q: Can you describe what happened in fact when the Duke of Edinburgh was on
his trip to China in 1986?
a: The trip to China was one which had been planned probably for decades and
it was ruined by one stupid remark by the Duke of Edinburgh and it's all very
well to blame the Press for it but it was an official tour, he was on duty, he
knows that his words are reported wherever he goes. And what happened he was
speaking to a number of British youngsters working in China and he said to one
young boy 'How long have you been here?' And he said 'Oh two years' or
whatever and the Duke said--'You'll be going home with slitty eyes. '
And this conversation should have been obtained from a pool position but the
reporter was missing from that position, so I sent back as pool captain to have
these youngsters interviewed and that's how the interview came to light. It was
a fluke, absolute fluke, and it caught them floundering and of course my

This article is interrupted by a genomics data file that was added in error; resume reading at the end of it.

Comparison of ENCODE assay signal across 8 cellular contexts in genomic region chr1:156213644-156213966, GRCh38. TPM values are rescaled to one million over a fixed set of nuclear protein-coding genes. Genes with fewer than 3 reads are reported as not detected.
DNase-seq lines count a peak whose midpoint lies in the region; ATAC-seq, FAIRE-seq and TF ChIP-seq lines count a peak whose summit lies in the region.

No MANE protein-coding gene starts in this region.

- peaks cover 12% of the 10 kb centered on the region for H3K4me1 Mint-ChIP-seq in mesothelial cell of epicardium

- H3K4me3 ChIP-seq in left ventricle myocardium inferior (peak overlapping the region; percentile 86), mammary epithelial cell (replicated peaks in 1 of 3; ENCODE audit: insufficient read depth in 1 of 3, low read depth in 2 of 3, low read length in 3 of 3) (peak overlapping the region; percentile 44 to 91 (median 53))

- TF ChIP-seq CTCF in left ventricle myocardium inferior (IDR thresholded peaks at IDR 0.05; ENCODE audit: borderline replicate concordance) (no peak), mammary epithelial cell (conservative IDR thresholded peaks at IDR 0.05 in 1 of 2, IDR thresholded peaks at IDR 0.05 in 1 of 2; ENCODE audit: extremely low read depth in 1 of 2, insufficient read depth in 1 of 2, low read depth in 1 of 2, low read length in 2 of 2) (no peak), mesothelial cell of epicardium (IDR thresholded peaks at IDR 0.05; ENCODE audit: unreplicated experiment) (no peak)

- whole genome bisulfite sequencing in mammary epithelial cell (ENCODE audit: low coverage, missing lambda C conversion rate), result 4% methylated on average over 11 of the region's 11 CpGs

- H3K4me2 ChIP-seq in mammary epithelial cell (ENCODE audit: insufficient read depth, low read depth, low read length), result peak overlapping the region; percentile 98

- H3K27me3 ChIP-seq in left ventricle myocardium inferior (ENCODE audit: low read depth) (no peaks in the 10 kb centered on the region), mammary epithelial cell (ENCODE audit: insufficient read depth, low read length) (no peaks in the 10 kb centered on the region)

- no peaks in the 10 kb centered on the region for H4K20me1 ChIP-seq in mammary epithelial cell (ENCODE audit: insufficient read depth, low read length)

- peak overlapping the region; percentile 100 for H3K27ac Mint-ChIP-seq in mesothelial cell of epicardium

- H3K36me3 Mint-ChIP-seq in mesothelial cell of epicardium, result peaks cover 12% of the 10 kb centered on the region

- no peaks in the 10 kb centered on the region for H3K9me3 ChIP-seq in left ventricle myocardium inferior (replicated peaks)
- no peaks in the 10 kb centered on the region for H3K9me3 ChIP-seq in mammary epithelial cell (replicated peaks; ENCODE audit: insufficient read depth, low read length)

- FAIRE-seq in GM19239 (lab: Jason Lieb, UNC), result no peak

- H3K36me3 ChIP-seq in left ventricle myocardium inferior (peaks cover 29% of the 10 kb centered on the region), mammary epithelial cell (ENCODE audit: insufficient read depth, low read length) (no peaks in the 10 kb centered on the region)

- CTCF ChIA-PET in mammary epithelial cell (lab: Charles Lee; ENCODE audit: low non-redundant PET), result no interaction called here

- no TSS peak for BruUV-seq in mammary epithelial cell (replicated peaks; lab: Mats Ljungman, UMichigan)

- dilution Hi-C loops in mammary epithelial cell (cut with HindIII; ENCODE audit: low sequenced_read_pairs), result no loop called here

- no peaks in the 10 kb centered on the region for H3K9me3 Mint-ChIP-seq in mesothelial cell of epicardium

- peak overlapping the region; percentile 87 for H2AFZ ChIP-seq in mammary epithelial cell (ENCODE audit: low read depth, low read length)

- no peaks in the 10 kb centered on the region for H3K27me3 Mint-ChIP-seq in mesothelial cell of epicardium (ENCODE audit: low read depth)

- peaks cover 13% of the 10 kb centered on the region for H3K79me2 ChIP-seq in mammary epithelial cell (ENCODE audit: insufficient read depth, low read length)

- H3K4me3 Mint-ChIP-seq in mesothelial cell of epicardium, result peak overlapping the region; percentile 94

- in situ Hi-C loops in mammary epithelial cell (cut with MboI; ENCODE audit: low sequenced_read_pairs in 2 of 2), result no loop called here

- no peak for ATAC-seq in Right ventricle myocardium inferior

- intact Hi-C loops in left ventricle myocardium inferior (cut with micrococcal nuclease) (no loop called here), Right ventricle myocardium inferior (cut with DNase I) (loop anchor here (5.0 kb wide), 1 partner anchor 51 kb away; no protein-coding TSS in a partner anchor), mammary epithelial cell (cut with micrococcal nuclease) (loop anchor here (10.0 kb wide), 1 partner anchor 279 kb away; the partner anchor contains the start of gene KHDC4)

newspaper then had great fun by all these crazy headlines saying "Philip Gets
It All Wong" and the next day the Queen was so angry she couldn't look at him.
You could not get the Queen smiling. They wouldn't look at each other and we
carried another headline saying "Queen Velly Velly Angry." I mean it was just
a terrible time for the Duke and he suffered a lot of criticism as a
q: To what extent was Diana created by the Press and the media, I mean
television as well, in that, during that period?
a: Princess Diana was a phenomenon created by the Press. She was an early
Madonna or the first Spice Girl if you like. She existed and was famous because